• Childhood-to-adult persistent asthma is a multi-factorial disease related to family history and environmental influences. Gastroesophageal reflux disease (GERD) is a common childhood disorder that may also play a role in childhood asthma. Hu et al. have performed a thorough longitudinal investigation of this potential association. The authors examined 57 GERD patients who suffered from childhood-to-adult persistent asthma that was difficult to treat with pulmonary medications. The patients were treated with two anti-reflux methods previously described by the authors, Stretta radiofrequency (SRF) or laparoscopic Nissen fundoplication (LNF), and the patients’ outcomes were evaluated approximately 3 years later. Hu et al. found that multiple esophageal symptoms were initially present in the patients, and these and other asthmatic symptoms were significantly mitigated after using both SRF and LNF anti-reflux treatments. Therefore, assessing patients with childhood-to-persistent asthma for possible underlying factors like GERD can improve long-term outcomes, which should be further investigated in large-scale studies.

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Editors' profiles

Prof Stanley W. Ashley

Prof Stanley W. Ashley
Professor Stanley W. Ashley is a gastrointestinal surgeon based at the Brigham and Women's Hospital, USA, where he serves as the Vice Chairman of the Department of Surgery and Program Director of the General Surgery Residency. He is also the Frank Sawyer Professor at Harvard Medical School and currently a director of the American Board of Surgery.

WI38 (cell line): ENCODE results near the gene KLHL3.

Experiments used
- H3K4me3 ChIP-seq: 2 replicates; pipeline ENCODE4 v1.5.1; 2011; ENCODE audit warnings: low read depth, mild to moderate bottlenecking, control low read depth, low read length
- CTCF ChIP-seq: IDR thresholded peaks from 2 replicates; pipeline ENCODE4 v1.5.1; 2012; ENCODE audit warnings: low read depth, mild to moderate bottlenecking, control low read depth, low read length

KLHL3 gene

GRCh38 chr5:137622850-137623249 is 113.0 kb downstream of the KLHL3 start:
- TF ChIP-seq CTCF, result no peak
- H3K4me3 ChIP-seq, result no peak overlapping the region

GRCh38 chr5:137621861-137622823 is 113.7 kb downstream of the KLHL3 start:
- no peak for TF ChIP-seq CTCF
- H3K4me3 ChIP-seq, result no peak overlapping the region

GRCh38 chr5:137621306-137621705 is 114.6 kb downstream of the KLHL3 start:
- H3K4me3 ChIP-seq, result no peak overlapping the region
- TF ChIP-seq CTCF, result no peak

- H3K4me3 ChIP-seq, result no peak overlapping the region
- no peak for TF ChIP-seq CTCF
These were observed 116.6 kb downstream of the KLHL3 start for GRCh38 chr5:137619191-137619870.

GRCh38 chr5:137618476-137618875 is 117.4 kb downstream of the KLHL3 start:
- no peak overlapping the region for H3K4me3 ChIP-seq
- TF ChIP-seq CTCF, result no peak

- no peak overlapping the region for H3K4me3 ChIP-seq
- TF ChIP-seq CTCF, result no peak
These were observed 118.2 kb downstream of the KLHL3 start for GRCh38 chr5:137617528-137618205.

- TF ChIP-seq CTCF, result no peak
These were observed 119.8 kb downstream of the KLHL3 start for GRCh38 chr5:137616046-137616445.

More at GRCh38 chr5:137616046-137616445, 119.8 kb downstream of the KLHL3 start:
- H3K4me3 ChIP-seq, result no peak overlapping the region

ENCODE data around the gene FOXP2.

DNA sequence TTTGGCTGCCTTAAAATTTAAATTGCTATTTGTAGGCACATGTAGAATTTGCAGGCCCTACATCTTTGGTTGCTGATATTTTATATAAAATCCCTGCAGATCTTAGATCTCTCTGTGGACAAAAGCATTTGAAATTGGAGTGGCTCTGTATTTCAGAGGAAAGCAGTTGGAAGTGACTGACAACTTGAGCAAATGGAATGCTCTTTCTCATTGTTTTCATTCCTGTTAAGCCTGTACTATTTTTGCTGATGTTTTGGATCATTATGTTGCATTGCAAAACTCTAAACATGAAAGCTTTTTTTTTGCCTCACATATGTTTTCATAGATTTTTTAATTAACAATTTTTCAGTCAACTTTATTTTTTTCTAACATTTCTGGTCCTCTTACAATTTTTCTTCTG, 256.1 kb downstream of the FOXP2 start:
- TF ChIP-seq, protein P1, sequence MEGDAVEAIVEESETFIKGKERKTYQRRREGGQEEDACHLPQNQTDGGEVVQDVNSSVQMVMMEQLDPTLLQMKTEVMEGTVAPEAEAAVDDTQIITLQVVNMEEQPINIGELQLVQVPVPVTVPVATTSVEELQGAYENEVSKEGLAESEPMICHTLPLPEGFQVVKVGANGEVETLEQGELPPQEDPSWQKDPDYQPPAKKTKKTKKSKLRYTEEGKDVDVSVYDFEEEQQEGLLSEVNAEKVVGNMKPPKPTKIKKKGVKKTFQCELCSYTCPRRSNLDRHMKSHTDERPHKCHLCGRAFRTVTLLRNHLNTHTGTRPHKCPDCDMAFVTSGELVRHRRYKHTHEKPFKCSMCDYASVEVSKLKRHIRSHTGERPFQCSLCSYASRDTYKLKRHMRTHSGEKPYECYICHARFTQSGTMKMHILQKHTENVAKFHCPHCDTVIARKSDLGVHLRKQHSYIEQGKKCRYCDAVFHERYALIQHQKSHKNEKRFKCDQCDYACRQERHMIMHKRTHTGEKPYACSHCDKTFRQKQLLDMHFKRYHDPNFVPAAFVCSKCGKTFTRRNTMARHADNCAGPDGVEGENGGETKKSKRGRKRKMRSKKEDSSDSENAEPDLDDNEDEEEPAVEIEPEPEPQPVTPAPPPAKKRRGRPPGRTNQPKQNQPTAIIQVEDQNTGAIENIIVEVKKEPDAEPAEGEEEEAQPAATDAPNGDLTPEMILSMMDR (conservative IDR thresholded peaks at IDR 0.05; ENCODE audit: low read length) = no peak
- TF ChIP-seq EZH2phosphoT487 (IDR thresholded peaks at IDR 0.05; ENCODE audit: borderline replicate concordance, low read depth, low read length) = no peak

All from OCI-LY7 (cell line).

Prof Seigo Kitano

Prof Seigo Kitano
Professor Seigo Kitano is currently a Professor and Chairman at the Department of Surgery I in Oita University Faculty of Medicine, Japan. He is a visiting Professor at the University of Cape Town, Chang Gung Medical College and the University of California in Irvine. He is also the President of the Japan Society for Endoscopic Surgery, as well as Japan Gastroenterological Endoscopy Society.


Dr Ronald Matteotti

Dr Ronald Matteotti
Dr Ronald Matteotti is currently a surgeon at Jersey Shore University Medical Center, Meridian Health. Dr Matteotti holds specialty certificates in general, gastrointestinal and trauma surgery. His primary interest is hepato-biliary disease and gastro-intestinal cancer, especially minimally invasive approaches to gastric and colo-rectal malignancies. His research founded at Mount Sinai Hospital and furthered at Fox Chase Cancer Center includes pathophysiological changes during laparoscopy in a sepsis model and novel targets to treat hepato-cellular cancer. He has recently co-edited the book "Minimally Invasive Surgical Oncology: State-of- the-Art Cancer Management".

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  • DOAJ
  • PubMed
  • PubMed Central
  • Scopus

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ISSN: 1750-1164